I wanted to say this, but I didn't want to spark more debate. I guess that worked, didn't it...

"go get your own spaces!"

The entire point of my open letter was that we do not have any of our own spaces yet. We have two main forums, and if we venture outside we are very quickly and hostilely herded back in.

I just don't understand why we can't put all of this aside and say "we're here, we are human, let's have some cake!" and join in a big happy family of humans being respectful to other humans (which includes respecting their choices).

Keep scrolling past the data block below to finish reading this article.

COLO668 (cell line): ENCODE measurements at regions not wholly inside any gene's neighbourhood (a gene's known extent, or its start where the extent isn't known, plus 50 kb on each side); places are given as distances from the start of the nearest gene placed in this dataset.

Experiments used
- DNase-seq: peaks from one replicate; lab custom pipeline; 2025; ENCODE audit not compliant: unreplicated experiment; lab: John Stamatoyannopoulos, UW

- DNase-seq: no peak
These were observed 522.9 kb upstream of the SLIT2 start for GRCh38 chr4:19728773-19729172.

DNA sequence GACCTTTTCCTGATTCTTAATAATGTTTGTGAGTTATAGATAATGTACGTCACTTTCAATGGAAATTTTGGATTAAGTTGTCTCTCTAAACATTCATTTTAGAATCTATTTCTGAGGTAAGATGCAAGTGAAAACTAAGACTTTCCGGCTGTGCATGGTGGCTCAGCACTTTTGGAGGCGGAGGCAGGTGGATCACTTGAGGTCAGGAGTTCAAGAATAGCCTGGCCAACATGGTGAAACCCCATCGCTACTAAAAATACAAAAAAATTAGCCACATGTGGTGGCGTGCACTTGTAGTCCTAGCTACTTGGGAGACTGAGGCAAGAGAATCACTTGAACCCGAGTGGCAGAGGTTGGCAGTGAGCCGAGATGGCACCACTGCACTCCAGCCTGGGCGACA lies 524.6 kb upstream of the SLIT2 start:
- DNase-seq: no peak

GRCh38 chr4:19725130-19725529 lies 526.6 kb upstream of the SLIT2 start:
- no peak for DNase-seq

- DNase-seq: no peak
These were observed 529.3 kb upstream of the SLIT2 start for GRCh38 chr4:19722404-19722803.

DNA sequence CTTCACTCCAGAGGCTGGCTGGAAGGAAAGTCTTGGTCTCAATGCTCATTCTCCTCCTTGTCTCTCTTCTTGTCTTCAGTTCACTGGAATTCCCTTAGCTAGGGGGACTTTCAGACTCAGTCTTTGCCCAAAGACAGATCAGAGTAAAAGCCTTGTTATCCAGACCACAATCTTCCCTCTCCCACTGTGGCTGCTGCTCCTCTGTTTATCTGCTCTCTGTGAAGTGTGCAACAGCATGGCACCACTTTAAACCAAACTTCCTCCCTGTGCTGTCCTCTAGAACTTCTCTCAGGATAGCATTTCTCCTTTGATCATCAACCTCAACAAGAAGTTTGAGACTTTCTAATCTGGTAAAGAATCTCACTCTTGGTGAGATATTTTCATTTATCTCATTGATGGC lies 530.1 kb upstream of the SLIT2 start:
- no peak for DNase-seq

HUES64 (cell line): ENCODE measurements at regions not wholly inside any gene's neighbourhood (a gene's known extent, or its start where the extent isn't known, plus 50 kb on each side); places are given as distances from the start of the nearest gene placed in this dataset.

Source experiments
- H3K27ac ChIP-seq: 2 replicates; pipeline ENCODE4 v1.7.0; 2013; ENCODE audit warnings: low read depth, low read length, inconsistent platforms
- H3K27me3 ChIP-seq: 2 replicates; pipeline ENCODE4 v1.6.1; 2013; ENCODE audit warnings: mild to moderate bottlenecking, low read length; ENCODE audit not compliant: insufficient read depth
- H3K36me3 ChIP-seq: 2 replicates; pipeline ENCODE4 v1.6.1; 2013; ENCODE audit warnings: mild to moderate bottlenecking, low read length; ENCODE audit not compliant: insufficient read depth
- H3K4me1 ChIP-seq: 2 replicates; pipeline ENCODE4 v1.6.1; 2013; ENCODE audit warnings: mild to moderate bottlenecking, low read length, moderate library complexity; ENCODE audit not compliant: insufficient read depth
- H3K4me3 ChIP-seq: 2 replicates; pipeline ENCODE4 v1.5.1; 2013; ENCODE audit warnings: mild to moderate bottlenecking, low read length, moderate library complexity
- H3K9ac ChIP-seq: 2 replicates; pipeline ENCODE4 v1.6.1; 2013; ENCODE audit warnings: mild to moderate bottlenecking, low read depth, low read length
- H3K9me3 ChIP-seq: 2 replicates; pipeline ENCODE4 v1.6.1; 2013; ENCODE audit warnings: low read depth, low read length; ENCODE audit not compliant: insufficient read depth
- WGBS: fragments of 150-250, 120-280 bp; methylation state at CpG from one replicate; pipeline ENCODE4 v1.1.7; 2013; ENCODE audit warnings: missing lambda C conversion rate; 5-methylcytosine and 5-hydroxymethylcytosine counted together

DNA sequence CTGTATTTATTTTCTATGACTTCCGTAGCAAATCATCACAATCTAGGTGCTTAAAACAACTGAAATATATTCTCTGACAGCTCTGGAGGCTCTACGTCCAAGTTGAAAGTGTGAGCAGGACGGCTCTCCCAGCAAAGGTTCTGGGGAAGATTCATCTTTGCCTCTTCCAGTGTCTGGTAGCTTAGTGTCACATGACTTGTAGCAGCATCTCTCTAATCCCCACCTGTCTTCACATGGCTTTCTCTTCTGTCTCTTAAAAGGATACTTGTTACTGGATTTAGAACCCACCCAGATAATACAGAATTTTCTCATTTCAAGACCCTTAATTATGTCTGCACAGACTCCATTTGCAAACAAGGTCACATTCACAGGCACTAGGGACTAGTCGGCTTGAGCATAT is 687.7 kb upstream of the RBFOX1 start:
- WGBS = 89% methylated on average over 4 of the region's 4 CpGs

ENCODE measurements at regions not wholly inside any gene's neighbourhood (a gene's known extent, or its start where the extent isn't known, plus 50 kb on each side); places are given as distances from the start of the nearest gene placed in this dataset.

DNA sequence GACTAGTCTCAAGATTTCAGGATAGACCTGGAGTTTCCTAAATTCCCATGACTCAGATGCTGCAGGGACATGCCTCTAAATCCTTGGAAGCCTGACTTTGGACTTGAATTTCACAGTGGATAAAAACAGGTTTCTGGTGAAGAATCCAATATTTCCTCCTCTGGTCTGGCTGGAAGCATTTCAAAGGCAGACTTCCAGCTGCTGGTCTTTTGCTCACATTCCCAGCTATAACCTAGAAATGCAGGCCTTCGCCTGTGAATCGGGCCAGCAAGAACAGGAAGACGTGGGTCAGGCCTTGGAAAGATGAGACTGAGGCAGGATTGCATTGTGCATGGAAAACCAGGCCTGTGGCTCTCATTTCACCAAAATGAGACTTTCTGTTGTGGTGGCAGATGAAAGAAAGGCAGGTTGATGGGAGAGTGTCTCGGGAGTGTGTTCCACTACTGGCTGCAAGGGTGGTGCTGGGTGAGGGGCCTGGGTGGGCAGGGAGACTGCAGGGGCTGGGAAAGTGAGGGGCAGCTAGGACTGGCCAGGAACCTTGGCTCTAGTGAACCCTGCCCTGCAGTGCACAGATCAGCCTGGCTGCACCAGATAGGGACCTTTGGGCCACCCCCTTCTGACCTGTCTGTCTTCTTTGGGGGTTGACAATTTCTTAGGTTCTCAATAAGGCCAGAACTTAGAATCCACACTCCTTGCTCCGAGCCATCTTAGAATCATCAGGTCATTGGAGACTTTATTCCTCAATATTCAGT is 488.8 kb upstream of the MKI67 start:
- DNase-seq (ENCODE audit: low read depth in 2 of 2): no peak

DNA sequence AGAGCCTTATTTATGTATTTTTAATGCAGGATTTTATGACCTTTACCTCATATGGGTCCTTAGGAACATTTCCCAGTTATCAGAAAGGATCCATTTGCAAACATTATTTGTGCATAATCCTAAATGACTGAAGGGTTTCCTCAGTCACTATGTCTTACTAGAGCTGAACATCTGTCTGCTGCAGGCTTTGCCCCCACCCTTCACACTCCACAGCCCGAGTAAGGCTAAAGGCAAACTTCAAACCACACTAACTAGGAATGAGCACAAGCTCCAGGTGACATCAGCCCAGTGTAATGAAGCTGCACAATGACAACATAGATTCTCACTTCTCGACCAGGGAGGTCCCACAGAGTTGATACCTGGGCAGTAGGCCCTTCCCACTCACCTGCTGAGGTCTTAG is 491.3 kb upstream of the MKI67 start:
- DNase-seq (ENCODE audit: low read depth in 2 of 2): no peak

Also, batshua, thank you for posting this. It seems that even when I try to apologise people want to stir up trouble.

"humans being respectful to other humans"

To me, that's what it's all about. Being respectful, and demanding (reasonably, I believe) respect in return.